Czech PM defends his authoritarian human rights advisor to the Czech Senate
Czech PM Petr Nečas made it through his first day at the Czech Senate in his role as government head today. While he primarily informed the upper chamber of parliament about the positions the Czech government will take at the EU summit in mid-September, he also had to defend the nomination of his controversial new human rights advisor, Roman Joch, who is famous for the opinion that the right wing has the right to “establish a right-wing authoritarian regime”.
Many disagree with Joch’s appointment as advisor. Last week approximately 100 people opposed to his concept of human rights demonstrated against him in Prague. Joch makes no secret of the fact that he will recommend Nečas abolish the Office of the Human Rights Commissioner. Joch views the idea of a “human rights czar” as something from feudalism. Senate Vice-Chair Alena Gajdůšková (ČSSD) objected to Joch’s opinions during today’s Senate briefing.
"The EU is based on the values of respect for human dignity, freedom, democracy, equality, the rule of law and the upholding of human rights including those of minorities. These values are shared by all of the Member States in a society featuring plurality, the unacceptability of discrimination, justice, solidarity, and equality of women and men. My question in this regard is how certain ideas and proposals for which the Prime Minister has also assumed responsibility mesh with those values. Allow me to draw attention to just a few of them: These are statements about the permissibility of torture, about democracy ending and being replaced with a right-wing authoritarian regime, about women who never bear children being deprived of the right to a retirement pension or to vote, and about those who do not pay taxes being deprived of the right to vote. Here I will permit myself a small digression – half of our self-employed people and entrepreneurs would be unable to vote if this were the case. My question for the Prime Minister is what position he wants the Czech Republic to occupy within the European Union. Mr Premier, how do you expect to defend the national interests of the Czech Republic in the European Union when you legitimize opinions such as these and thereby separate the Czech Republic from the rest of the civilized world? For those who do not know what I am talking about, these are the opinions of the Premier’s advisor, Mr Joch," Gajdůšková said.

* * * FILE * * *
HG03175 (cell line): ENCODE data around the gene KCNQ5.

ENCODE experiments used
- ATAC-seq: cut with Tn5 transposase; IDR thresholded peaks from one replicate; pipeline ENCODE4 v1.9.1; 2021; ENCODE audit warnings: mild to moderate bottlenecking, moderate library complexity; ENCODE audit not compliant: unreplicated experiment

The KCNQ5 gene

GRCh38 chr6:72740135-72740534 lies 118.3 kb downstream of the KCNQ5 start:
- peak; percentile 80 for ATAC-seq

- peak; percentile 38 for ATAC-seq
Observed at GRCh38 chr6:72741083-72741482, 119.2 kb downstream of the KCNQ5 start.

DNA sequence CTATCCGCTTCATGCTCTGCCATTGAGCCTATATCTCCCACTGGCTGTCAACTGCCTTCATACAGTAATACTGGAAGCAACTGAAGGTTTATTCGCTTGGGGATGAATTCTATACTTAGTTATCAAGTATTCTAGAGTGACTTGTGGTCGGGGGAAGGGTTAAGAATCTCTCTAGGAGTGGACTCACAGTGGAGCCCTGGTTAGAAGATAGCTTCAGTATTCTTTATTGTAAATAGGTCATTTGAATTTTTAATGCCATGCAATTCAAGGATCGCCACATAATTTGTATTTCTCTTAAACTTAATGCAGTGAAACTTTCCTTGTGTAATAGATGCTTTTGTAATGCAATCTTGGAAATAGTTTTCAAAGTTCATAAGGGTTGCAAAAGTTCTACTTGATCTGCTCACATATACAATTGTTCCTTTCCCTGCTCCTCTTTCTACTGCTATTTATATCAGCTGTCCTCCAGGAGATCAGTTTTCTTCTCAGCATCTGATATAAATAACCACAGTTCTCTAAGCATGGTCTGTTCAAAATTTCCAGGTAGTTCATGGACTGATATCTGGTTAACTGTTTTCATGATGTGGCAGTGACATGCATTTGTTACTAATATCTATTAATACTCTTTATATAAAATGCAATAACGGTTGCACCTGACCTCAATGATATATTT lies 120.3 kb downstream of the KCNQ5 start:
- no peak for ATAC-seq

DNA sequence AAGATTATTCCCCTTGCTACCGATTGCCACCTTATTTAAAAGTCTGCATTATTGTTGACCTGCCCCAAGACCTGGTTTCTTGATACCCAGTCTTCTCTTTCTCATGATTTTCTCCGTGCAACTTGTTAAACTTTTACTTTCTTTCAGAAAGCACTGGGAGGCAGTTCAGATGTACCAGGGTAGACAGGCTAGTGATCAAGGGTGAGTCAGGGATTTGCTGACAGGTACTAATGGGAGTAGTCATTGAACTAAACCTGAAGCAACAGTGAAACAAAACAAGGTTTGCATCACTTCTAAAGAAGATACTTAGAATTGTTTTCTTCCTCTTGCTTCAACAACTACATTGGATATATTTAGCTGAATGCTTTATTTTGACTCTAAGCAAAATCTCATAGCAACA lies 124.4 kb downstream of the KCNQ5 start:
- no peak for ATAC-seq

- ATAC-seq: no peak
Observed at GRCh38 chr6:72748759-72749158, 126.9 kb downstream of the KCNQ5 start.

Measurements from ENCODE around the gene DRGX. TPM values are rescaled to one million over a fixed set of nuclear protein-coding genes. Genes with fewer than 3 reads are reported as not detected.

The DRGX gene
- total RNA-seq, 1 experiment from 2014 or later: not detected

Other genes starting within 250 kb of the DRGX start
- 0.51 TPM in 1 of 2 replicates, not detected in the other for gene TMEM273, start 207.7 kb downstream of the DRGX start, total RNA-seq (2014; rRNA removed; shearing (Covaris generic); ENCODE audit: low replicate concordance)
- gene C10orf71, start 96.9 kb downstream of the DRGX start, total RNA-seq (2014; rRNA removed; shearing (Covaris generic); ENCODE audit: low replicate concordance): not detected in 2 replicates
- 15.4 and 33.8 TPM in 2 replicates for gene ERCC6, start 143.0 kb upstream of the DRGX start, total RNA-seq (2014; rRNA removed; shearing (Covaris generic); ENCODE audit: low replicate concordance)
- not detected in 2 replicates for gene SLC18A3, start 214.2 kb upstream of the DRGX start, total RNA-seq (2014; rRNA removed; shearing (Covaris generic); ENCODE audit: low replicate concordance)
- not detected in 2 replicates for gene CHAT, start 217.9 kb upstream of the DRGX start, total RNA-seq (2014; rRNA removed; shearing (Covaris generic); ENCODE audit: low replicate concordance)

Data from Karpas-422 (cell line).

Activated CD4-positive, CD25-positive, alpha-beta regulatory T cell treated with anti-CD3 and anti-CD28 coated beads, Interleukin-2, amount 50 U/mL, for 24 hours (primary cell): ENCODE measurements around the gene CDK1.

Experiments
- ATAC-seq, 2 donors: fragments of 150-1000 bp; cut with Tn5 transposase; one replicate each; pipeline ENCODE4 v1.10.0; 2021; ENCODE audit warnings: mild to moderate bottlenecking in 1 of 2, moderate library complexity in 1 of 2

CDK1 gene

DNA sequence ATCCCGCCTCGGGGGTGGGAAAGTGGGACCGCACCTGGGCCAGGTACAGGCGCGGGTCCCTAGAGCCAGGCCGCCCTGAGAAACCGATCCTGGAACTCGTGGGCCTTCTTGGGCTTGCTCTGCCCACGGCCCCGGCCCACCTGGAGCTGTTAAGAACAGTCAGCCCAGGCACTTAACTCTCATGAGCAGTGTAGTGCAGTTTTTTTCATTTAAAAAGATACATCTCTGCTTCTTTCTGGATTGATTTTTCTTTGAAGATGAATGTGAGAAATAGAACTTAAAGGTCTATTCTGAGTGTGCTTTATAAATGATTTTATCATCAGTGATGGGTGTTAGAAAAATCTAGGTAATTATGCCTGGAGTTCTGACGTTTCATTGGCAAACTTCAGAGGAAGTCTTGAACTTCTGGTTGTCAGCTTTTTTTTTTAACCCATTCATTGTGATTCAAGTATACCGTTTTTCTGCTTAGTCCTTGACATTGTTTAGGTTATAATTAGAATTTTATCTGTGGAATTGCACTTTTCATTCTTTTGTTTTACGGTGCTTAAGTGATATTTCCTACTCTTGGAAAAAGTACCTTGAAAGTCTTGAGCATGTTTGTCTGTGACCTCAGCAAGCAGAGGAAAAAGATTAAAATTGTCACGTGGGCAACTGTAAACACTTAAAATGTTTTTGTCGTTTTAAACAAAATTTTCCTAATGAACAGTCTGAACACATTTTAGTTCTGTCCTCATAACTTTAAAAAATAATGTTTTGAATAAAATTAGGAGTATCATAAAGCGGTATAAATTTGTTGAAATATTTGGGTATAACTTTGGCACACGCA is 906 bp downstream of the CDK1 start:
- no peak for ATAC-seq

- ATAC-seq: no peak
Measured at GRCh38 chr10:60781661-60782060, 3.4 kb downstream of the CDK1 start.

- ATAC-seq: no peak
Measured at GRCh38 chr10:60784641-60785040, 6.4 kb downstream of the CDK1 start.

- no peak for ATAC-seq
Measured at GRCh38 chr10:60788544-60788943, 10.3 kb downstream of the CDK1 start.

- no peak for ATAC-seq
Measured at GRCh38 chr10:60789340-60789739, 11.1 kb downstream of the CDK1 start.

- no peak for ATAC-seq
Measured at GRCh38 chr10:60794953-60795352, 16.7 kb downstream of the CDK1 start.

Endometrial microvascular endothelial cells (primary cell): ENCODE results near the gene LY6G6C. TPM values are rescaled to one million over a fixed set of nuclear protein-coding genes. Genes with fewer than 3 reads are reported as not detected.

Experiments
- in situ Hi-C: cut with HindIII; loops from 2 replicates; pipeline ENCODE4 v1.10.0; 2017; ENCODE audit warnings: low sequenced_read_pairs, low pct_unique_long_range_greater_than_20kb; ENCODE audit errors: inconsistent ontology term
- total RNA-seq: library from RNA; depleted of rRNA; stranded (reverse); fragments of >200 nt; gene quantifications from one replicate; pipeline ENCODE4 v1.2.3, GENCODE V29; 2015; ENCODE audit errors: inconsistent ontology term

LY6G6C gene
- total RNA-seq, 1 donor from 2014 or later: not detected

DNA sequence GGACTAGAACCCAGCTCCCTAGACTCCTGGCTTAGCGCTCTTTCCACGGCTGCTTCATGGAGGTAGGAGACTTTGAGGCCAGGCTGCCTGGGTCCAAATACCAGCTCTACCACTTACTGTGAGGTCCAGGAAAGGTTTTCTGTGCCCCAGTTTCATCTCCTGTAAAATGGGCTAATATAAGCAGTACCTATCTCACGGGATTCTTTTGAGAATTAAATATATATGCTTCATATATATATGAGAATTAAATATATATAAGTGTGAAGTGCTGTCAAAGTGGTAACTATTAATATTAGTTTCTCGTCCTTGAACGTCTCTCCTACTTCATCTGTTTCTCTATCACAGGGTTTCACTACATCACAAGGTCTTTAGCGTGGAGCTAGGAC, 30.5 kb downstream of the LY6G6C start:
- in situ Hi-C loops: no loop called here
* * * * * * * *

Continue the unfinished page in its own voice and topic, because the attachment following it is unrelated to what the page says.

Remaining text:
Nečas responded by saying the position of advisor is not an executive one and that he is consciously including even “intellectually distinct” persons among his advisors whose opinions some might find irritating. "Just as I find irritating the opinions of those who are close to very distinct philosophies of socialism, Trotskyism, and the left,” Nečas said.
Kocáb is ready to leave, Joch should go too
Czech Human Rights Commissioner Michael Kocáb also does not agree with the PM’s selection of Joch as his advisor and has sharply protested Joch’s announcement that he will recommend Nečas abolish the Human Rights Commissioner post. Kocáb has also admitted he would be willing to resign if it would mean the post could be preserved, reports news server iDNES.cz.
"I will do everything I can to preserve the human rights agenda at the Office of the Government. At one time I voluntarily left politics together with the last Soviet soldier to leave our territory, and today I am prepared to leave office if Roman Joch will go too,” Kocáb told iDNES.cz.
Kocáb views Joch as a radical who has identified Kocáb as his “ideological enemy”. "The choice of advisors is up to the PM, but the problem is that Joch is supposed to advise him on specific human rights matters. The state and the justice system have been promoting these matters in a certain spirit that has been incorporated into analyses and strategies with which Joch is unfamiliar,” Kocáb told iDNES.cz, adding that he also condemns the statements made by Joch in recent interviews. “What Joch is familiar with is the ‘ideological enemy’ – which for the time being is identified with me – and he bases everything on an artificially constructed point of view against which he argues as the mood strikes him.”
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